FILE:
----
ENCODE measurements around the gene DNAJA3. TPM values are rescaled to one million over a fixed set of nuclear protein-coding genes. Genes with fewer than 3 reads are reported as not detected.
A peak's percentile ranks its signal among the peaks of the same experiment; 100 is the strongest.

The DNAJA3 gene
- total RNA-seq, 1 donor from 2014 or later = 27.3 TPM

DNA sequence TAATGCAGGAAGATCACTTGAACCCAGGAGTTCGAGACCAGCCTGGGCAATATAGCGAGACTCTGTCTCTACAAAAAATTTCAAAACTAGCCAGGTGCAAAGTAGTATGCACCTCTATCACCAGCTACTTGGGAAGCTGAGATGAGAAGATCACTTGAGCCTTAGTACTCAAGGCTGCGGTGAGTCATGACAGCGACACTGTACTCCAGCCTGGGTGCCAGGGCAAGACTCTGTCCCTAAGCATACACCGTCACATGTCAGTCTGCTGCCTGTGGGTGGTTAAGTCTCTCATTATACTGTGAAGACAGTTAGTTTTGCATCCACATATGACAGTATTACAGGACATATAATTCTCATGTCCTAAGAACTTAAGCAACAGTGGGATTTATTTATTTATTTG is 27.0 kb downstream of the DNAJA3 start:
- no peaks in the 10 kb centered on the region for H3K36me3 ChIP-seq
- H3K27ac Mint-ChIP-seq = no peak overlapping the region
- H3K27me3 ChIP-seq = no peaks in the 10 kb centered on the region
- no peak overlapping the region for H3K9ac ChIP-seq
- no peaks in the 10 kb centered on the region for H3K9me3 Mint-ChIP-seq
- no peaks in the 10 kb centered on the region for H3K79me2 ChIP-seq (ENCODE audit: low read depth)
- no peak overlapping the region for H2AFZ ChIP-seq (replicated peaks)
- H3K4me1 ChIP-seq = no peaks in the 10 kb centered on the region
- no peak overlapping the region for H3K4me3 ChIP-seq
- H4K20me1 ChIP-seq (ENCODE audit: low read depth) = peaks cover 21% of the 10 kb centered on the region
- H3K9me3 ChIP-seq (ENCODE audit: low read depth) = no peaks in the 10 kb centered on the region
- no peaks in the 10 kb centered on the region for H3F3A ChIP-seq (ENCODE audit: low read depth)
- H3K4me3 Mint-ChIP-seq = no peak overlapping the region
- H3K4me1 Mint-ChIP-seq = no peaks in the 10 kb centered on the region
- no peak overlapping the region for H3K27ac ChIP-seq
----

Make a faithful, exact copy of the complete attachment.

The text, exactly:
ENCODE measurements around the gene DNAJA3. TPM values are rescaled to one million over a fixed set of nuclear protein-coding genes. Genes with fewer than 3 reads are reported as not detected.
A peak's percentile ranks its signal among the peaks of the same experiment; 100 is the strongest.

The DNAJA3 gene
- total RNA-seq, 1 donor from 2014 or later = 27.3 TPM

DNA sequence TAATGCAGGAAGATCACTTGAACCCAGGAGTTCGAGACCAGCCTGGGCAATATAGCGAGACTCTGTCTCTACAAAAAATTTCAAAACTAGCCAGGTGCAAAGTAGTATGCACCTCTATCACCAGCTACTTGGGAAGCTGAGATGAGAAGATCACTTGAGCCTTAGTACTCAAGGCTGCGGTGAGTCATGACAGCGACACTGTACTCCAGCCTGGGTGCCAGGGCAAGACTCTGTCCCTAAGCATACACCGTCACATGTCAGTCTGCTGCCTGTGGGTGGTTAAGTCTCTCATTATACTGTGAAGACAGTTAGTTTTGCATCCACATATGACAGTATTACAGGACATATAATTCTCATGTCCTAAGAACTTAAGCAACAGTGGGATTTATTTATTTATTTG is 27.0 kb downstream of the DNAJA3 start:
- no peaks in the 10 kb centered on the region for H3K36me3 ChIP-seq
- H3K27ac Mint-ChIP-seq = no peak overlapping the region
- H3K27me3 ChIP-seq = no peaks in the 10 kb centered on the region
- no peak overlapping the region for H3K9ac ChIP-seq
- no peaks in the 10 kb centered on the region for H3K9me3 Mint-ChIP-seq
- no peaks in the 10 kb centered on the region for H3K79me2 ChIP-seq (ENCODE audit: low read depth)
- no peak overlapping the region for H2AFZ ChIP-seq (replicated peaks)
- H3K4me1 ChIP-seq = no peaks in the 10 kb centered on the region
- no peak overlapping the region for H3K4me3 ChIP-seq
- H4K20me1 ChIP-seq (ENCODE audit: low read depth) = peaks cover 21% of the 10 kb centered on the region
- H3K9me3 ChIP-seq (ENCODE audit: low read depth) = no peaks in the 10 kb centered on the region
- no peaks in the 10 kb centered on the region for H3F3A ChIP-seq (ENCODE audit: low read depth)
- H3K4me3 Mint-ChIP-seq = no peak overlapping the region
- H3K4me1 Mint-ChIP-seq = no peaks in the 10 kb centered on the region
- no peak overlapping the region for H3K27ac ChIP-seq